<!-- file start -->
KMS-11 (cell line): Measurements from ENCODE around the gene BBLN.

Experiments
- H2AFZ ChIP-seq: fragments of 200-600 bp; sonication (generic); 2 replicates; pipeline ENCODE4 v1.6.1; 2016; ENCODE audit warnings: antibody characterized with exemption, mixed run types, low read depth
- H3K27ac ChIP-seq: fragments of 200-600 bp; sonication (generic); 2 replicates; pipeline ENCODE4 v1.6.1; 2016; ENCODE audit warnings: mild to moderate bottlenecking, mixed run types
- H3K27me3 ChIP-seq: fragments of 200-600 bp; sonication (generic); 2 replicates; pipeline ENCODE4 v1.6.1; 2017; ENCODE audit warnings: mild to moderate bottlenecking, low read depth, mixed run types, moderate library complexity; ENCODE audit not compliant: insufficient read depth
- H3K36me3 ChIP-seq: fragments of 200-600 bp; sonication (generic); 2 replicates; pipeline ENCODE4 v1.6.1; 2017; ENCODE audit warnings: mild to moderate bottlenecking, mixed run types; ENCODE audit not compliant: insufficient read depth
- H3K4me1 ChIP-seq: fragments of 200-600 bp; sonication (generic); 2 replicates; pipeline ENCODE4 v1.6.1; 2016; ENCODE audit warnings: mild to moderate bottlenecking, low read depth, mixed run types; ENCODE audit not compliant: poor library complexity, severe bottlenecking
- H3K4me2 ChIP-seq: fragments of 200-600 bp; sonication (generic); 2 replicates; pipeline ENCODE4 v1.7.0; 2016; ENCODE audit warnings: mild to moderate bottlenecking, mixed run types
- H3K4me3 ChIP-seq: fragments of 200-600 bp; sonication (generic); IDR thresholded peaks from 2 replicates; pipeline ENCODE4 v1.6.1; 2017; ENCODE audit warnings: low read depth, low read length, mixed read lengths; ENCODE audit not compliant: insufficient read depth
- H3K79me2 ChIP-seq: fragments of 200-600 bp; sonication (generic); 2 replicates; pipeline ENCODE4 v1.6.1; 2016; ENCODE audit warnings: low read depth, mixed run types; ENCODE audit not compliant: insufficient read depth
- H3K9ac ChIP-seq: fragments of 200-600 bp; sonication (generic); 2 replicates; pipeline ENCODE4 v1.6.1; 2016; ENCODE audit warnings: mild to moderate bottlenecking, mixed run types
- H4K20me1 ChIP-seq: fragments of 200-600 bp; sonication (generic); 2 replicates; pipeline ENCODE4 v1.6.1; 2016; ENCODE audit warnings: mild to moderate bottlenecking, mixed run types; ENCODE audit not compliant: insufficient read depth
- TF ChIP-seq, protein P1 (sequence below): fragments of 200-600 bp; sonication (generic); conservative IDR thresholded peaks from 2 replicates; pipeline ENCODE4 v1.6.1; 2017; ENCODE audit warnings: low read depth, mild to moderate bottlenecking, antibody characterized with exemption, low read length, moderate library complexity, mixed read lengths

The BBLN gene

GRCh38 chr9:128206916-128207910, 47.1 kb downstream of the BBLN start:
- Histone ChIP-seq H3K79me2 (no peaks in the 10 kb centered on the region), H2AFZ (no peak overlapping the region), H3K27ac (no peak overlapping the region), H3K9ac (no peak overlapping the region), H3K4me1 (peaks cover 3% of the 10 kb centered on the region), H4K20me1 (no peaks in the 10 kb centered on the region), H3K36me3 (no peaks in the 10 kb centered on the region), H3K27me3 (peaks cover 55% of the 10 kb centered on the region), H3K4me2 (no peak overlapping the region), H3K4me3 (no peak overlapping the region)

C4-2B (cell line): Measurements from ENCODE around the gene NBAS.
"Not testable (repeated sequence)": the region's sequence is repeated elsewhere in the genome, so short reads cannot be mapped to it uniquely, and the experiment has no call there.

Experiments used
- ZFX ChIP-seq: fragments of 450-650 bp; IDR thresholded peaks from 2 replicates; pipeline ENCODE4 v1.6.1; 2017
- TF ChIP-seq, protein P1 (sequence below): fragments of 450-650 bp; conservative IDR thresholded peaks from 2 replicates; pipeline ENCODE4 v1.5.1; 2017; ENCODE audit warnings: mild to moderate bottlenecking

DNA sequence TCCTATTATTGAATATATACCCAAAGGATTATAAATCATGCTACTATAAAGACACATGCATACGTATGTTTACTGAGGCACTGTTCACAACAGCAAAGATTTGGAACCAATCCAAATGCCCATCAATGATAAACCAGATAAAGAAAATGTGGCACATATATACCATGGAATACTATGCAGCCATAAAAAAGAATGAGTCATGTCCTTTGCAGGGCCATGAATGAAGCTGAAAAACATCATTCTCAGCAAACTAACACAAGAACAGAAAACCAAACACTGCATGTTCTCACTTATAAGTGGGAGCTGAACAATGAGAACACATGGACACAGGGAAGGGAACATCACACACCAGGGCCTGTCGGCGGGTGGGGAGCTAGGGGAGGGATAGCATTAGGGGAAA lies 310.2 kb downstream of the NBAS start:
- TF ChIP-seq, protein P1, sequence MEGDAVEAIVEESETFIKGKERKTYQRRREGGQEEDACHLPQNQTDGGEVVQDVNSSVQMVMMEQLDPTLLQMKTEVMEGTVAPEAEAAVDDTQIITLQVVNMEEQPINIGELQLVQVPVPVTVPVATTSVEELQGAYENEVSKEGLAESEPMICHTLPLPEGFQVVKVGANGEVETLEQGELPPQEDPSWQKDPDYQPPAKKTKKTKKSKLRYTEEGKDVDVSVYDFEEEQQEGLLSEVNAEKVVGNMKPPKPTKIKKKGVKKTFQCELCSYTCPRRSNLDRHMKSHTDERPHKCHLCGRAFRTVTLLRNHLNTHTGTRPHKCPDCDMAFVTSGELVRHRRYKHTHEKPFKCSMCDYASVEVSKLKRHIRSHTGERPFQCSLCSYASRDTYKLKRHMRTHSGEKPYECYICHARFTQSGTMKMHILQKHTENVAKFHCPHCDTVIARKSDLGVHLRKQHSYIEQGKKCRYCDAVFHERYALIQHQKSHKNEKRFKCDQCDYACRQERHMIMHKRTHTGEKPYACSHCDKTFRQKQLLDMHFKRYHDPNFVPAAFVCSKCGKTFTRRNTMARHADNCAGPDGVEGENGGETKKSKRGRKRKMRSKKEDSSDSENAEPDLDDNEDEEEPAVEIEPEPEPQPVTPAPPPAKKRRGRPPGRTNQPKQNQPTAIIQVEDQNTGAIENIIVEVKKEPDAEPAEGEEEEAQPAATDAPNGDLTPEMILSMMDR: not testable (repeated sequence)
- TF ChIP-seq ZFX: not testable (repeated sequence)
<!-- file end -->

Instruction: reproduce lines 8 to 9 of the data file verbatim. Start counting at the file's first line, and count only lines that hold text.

- H3K4me2 ChIP-seq: fragments of 200-600 bp; sonication (generic); 2 replicates; pipeline ENCODE4 v1.7.0; 2016; ENCODE audit warnings: mild to moderate bottlenecking, mixed run types
- H3K4me3 ChIP-seq: fragments of 200-600 bp; sonication (generic); IDR thresholded peaks from 2 replicates; pipeline ENCODE4 v1.6.1; 2017; ENCODE audit warnings: low read depth, low read length, mixed read lengths; ENCODE audit not compliant: insufficient read depth